Content theft?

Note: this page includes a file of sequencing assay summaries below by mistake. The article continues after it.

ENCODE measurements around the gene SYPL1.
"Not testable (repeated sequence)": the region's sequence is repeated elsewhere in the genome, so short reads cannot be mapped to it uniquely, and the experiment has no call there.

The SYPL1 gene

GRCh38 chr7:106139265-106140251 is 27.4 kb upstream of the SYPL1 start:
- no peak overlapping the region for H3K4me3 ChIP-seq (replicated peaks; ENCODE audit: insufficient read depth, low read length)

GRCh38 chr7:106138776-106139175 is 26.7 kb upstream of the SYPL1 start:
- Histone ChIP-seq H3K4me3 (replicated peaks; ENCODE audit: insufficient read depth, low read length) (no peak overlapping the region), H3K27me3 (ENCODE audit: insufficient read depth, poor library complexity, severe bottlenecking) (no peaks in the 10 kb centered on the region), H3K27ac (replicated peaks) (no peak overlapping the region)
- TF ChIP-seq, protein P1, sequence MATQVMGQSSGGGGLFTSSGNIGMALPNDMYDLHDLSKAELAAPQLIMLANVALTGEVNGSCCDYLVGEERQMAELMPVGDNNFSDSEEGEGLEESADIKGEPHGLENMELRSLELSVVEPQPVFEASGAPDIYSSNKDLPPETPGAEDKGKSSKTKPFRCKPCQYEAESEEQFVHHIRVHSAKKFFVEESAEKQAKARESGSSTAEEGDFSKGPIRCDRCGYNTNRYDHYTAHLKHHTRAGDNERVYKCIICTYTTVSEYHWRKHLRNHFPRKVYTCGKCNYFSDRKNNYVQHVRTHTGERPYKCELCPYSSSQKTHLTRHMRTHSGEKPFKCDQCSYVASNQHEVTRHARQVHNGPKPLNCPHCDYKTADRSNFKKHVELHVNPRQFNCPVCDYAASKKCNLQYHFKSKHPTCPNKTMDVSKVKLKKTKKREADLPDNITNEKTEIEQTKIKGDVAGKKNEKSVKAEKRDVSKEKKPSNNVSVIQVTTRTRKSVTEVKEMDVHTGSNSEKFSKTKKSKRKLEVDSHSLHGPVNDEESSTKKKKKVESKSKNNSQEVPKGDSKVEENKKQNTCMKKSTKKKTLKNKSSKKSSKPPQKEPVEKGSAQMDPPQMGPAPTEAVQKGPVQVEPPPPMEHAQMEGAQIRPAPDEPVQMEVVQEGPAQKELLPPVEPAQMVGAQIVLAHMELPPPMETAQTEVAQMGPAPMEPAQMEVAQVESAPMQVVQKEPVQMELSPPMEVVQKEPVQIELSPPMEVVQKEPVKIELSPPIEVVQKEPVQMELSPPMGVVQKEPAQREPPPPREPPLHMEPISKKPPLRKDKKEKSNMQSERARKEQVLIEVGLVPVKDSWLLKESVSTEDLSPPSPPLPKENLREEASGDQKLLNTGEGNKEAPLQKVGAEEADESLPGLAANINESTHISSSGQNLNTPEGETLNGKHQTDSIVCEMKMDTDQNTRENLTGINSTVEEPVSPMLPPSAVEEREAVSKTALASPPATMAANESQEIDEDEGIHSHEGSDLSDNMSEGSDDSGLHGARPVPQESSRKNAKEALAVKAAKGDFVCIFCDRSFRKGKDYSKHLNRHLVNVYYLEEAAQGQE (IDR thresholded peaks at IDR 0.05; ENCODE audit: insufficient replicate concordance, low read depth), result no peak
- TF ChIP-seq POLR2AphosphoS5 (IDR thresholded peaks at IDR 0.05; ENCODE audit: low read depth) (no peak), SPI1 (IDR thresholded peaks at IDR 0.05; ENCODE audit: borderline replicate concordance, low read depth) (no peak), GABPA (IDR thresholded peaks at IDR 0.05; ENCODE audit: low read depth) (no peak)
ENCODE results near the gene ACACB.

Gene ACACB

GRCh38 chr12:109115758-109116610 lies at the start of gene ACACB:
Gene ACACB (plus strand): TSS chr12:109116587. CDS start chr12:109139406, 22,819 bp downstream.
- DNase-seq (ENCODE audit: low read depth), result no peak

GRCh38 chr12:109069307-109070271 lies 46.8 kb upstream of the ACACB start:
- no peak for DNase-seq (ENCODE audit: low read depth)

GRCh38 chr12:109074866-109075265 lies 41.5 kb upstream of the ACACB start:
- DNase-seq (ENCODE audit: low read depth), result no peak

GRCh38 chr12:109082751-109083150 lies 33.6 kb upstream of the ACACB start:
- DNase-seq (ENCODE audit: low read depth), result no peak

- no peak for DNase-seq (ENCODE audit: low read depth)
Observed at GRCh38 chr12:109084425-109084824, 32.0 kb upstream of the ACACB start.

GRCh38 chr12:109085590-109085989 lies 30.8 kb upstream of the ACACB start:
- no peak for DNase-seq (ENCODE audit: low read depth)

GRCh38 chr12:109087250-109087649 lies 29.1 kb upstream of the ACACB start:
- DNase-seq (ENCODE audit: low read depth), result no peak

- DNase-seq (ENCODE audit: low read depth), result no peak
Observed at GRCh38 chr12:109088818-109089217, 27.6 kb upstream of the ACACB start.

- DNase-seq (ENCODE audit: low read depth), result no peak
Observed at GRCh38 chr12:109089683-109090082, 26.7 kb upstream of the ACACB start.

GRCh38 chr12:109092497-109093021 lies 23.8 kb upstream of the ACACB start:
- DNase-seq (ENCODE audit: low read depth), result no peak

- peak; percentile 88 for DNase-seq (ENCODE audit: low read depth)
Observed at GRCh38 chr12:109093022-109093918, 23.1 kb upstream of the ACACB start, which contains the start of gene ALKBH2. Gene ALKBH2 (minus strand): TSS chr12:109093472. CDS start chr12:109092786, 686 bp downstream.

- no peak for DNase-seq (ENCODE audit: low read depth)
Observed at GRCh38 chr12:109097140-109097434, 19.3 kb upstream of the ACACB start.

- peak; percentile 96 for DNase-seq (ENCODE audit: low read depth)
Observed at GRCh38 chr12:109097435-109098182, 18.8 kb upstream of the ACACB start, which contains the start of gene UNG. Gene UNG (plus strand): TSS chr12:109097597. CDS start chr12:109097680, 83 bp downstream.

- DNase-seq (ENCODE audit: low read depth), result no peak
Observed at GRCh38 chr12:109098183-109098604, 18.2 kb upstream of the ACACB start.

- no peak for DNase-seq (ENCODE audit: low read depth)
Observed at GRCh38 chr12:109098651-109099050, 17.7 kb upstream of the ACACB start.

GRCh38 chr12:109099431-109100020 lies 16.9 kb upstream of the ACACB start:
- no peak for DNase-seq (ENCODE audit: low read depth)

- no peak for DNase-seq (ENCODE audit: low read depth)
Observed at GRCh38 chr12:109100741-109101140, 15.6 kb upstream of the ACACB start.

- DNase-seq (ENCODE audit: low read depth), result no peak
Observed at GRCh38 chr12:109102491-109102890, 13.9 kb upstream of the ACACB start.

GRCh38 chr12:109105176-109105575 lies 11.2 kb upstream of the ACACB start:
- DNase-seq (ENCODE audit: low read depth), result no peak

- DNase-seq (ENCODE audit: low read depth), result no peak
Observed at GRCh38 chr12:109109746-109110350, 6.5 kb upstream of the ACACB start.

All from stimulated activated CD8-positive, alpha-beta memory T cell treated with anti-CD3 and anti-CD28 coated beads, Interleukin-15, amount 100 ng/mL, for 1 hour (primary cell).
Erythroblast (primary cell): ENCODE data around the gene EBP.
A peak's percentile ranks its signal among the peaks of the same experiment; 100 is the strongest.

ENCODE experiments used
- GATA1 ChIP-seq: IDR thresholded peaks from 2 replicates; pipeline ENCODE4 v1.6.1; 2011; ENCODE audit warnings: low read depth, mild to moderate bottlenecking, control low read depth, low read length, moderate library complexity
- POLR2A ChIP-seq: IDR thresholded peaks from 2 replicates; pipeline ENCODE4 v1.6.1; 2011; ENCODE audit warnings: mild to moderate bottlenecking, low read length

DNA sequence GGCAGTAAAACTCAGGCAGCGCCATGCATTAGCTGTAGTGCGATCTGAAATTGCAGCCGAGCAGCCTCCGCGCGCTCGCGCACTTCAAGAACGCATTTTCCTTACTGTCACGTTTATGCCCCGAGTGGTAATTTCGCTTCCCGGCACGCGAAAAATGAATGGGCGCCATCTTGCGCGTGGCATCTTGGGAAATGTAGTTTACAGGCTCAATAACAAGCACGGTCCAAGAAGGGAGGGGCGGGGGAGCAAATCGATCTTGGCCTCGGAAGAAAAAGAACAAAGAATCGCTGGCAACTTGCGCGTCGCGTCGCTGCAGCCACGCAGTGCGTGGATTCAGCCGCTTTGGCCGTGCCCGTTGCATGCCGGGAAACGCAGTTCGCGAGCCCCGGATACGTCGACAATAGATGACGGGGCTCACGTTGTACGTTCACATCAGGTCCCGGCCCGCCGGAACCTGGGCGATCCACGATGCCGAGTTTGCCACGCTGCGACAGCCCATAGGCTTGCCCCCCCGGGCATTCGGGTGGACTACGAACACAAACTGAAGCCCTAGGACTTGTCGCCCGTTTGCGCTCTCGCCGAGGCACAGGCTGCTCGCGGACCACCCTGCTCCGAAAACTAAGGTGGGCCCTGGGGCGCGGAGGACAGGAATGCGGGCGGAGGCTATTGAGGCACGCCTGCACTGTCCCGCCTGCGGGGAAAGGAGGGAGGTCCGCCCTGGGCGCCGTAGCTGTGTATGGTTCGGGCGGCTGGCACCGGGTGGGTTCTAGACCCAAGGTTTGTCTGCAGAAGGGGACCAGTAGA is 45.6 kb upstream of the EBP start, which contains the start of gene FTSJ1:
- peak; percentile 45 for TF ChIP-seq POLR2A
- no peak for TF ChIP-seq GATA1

Owners of intellectual property often spread misinformation about the scope of the rights the law gives them. Various industries have promoted a misleading version of copyright law in which a copyright confers absolute control over a creative work and fair use and other limitations do not exist. “Creative America,” an initiative of big media, is the latest villain. Calling itself a “grassroots organization,” Creative America bills itself as “the entertainment community united against content theft.” Its slick website features a “PSA” on the problem of “content theft.” Content theft is not a legal term. Most of what Creative America is complaining about isn’t “theft” at all but allegations of copyright infringement. (And, not surprisingly, there is no mention by Creative America of limitations on copyrights or circumstances when reproducing or using a copyrighted work is lawful.) Theft is meant to sound more dramatic than infringement. But it’s the wrong way to talk about intellectual property. And insisting on “theft” results in some outright oddities: the first kind of “theft” Creative America identifies in its “Story of Content Theft” is “camcorder theft.” That isn’t what it sounds like, stealing a camcorder, but rather, in Creative American lingo, using a camcorder to record a movie.

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